Amazing Students

Taylor Withrow

Taylor Withrow (Photos by Chad Osburn/UGA)

Taylor Withrow aspires to be an influential and compassionate lawyer — to stand up for what is right and to be the voice for people who lack one. At UGA, she has had the freedom to dive into her interests and make an impact on campus.


Suwanee, GA

High school:

North Gwinnett High School

Family ties to UGA:

First Dawg in my family!!

Expected graduation:

Spring 2019

Degree objective:

Bachelor of Arts in political science, Bachelor of Arts in sociology

University highlights, achievements, awards and scholarships:

At UGA, I have had so many remarkable opportunities to explore my interests in law, criminal justice, and civil and human rights. These opportunities first presented themselves before I was even a UGA student when I was invited to attend the 2015 Center for Undergraduate Research Symposium as a CURO Promising Scholar. It was incredible to see so many students pursuing interests in various different fields and I was given that same opportunity when I was later offered the CURO Honors Scholarship.

As a CURO Honors Scholar, I spent the first week of my freshman year meeting with different professors in various different departments discussing research opportunities. I was fortunate to begin my own research project with Valerie Babb in the English department studying the identity development of multiracial individuals and the role race plays in social institutions such as education, employment and criminal justice. My research allowed me to focus more on civil rights and further piqued my interest in the criminal justice system. The summer following my freshman year, I interned at a defense law firm confirming my career goal of becoming an attorney.

Throughout my sophomore year, I continued to do research studying racial identity development while looking for more opportunities to get involved on campus. I was then selected to be a part of the inaugural class of the Leaders Engaged In Affirming Diversity Fellowship with the Office of Institutional Diversity. As a LEAD Fellow, I was able to work to model diversity leadership and promote diversity awareness on campus. This past semester, I have been an intern for the Office of Institutional Diversity working on implementing projects and initiatives to promote inclusion and diversity on campus.

I was also selected to be a part of University Judiciary, the student-run organization charged with upholding the Code of Conduct by proactively educating our community and by administering formal hearings for students alleged to have violated the code. Judiciary has afforded me amazing opportunities to serve the UGA community and grow as a student and a leader. I have been elected to serve on Judiciary’s Executive Council as the director of recruitment and development for the upcoming school year, and I am incredibly excited to continue my journey in this organization.

During my sophomore year, I also had the opportunity to be a teaching assistant for the Honors Program in the first-year Introduction to Honors course. I absolutely loved being able to mentor other students, and this experience encouraged my interest in mentorship, teaching and education policy. Fortunately, I was able to continue as a teaching assistant for the CURO Honors class during my junior year. As a CURO teaching assistant, I have been able to not only mentor but also learn from some amazing first and second year students doing fascinating research as part of CURO. As the director for recruitment development, I am looking forward to being able to be a teaching assistant again this time assisting in teaching, training and mentoring a new class of Judiciary members.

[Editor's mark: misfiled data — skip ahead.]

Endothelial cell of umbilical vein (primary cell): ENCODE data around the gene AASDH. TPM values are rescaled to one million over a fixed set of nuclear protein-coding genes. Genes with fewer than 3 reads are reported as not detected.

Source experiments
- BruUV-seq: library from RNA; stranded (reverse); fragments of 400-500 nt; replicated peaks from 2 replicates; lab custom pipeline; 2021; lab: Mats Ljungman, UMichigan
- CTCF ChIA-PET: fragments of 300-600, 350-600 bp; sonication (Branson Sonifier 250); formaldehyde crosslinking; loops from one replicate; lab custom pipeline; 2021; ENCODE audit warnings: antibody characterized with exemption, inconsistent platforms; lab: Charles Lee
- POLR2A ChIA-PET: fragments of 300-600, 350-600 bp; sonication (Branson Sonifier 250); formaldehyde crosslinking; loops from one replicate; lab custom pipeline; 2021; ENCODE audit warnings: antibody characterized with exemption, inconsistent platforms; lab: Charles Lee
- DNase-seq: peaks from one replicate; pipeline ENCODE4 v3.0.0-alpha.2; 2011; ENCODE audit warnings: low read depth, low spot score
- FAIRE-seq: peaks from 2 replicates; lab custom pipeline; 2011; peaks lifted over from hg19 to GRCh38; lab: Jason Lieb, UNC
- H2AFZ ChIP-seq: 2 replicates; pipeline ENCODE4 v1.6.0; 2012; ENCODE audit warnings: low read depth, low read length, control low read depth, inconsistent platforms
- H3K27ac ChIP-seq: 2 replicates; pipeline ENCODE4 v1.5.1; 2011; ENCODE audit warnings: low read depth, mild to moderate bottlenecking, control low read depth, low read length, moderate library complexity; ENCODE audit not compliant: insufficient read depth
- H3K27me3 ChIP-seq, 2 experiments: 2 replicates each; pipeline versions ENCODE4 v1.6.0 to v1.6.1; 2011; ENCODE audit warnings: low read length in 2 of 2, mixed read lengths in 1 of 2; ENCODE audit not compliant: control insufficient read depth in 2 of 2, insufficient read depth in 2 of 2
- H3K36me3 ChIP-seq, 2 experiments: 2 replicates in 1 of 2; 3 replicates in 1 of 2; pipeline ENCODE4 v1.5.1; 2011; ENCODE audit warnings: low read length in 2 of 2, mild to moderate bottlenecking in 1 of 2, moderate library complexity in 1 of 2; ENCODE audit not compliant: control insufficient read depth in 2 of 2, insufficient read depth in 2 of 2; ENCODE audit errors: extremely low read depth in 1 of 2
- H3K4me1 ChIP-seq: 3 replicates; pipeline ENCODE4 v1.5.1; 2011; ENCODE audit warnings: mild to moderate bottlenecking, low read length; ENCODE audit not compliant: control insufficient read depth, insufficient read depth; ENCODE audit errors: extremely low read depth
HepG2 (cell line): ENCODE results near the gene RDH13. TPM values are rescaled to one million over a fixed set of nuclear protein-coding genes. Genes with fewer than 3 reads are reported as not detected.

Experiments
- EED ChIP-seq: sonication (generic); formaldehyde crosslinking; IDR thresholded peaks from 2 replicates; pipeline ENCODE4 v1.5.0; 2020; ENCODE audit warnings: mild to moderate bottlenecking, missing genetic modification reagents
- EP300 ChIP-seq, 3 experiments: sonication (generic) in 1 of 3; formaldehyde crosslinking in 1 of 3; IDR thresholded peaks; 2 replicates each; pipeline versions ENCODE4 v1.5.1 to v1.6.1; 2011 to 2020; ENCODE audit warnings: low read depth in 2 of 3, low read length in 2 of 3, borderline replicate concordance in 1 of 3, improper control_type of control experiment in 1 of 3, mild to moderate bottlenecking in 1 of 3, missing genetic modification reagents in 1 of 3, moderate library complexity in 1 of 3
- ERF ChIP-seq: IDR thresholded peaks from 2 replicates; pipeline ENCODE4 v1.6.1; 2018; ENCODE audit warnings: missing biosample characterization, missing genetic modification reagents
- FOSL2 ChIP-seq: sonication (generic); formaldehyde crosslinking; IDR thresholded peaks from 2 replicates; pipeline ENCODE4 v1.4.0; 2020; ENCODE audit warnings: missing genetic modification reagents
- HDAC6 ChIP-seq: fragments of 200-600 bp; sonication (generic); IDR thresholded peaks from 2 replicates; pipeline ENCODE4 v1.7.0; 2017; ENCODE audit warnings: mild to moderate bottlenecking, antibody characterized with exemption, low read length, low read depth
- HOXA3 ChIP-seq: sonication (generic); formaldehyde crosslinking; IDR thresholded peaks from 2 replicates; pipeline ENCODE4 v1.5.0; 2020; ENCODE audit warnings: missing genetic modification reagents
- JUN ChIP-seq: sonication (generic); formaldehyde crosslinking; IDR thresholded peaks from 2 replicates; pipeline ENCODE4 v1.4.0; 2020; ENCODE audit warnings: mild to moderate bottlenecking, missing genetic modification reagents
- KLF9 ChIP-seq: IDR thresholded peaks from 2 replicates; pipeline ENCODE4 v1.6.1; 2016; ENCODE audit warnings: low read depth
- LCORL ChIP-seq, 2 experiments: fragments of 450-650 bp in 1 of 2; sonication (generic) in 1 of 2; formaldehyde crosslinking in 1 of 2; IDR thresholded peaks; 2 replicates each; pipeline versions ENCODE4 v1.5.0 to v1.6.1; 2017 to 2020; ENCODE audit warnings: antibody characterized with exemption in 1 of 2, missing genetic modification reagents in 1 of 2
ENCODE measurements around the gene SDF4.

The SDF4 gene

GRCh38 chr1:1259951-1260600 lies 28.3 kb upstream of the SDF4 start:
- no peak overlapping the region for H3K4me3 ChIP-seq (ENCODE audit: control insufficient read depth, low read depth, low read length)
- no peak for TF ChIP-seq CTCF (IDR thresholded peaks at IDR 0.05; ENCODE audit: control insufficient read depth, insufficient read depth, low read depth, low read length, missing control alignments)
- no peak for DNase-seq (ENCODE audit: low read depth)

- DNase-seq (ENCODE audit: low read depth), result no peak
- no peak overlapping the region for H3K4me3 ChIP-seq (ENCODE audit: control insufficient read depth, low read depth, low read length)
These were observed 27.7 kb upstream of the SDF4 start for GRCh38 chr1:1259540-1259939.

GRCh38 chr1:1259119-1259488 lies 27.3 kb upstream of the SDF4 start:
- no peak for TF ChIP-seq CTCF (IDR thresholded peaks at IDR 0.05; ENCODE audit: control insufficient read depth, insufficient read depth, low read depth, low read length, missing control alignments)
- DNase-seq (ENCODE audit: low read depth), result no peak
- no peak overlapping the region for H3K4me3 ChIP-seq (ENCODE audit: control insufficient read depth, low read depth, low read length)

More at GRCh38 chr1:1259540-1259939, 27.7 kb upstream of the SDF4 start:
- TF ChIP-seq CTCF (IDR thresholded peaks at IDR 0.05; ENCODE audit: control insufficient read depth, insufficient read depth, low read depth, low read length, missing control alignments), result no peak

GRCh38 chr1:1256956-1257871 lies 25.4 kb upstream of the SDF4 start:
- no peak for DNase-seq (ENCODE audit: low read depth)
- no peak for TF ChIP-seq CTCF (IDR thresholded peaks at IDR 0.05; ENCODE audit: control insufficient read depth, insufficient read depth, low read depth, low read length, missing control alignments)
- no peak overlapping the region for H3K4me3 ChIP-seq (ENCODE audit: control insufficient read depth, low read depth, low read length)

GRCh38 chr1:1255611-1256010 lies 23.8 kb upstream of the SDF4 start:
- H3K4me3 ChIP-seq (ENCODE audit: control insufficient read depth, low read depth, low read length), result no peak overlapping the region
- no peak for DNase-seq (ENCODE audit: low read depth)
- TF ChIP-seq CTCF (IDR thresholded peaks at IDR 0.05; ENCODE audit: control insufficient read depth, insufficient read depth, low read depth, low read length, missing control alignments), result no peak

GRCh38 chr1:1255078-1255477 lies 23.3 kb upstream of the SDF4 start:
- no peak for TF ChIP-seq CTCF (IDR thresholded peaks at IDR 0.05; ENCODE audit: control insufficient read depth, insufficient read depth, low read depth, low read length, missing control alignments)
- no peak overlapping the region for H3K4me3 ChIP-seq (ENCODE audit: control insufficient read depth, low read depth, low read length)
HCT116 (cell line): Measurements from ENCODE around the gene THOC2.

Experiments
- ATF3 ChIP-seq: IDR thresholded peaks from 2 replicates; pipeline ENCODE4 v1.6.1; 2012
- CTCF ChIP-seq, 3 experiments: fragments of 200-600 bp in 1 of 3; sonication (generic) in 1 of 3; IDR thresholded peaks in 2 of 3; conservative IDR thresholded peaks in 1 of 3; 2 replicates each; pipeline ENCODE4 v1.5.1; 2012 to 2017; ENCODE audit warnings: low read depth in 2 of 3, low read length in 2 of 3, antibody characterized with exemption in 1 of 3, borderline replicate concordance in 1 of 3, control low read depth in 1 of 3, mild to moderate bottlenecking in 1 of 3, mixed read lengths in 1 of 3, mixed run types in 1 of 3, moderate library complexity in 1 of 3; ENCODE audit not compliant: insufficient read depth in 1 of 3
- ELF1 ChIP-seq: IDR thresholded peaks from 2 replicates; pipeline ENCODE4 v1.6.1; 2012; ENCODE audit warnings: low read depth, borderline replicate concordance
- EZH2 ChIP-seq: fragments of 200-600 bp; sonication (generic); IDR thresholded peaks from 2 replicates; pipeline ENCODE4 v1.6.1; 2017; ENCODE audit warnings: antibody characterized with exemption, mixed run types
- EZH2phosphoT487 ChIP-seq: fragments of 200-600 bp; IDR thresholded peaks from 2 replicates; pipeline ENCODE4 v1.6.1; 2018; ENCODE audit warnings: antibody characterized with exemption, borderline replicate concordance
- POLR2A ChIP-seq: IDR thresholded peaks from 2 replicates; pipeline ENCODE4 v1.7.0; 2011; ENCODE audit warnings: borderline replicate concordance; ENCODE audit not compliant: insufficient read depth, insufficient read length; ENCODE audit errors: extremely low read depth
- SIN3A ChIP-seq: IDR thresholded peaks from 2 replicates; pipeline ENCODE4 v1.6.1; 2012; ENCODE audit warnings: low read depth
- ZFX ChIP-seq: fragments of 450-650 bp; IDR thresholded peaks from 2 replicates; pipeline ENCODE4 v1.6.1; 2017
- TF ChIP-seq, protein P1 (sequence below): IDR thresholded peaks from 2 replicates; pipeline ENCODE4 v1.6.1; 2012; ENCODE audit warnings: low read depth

Through the Honors International Scholars Program, I spent the summer following my sophomore year studying abroad in South Korea. While abroad, I studied comparative law and legal studies, but I really spent most of my time exploring Seoul! When I came back from Seoul, I jumped right back into school by continuing my research, serving on Judiciary hearings, mentoring CURO students, but I also began to explore more of my interests in education, criminal justice and public policy.

I was selected to be a part of Leadership UGA, a selective program that provides students a unique opportunity to interact with leaders across the state of Georgia, while also learning about and supporting efforts to create positive change in Athens. I also was selected as an Experience UGA ambassador, a program that partners with the Clarke County School District with aims to bring every Clarke County student to UGA’s campus every year. Finally, I also started volunteering with the Georgia Innocence Project, a nonprofit working to exonerate the wrongly convicted, help the exonerated rebuild their lives, and to educate the public about the prevalence of wrongful convictions.

As part of the Honors in Washington Program, I worked in D.C. this summer at the American Bar Association as a public interest intern. And this fall I’m beginning a new research project working with associate professor Christina Boyd exploring federal trial court appellate review of denied Social Security Administration disability claims.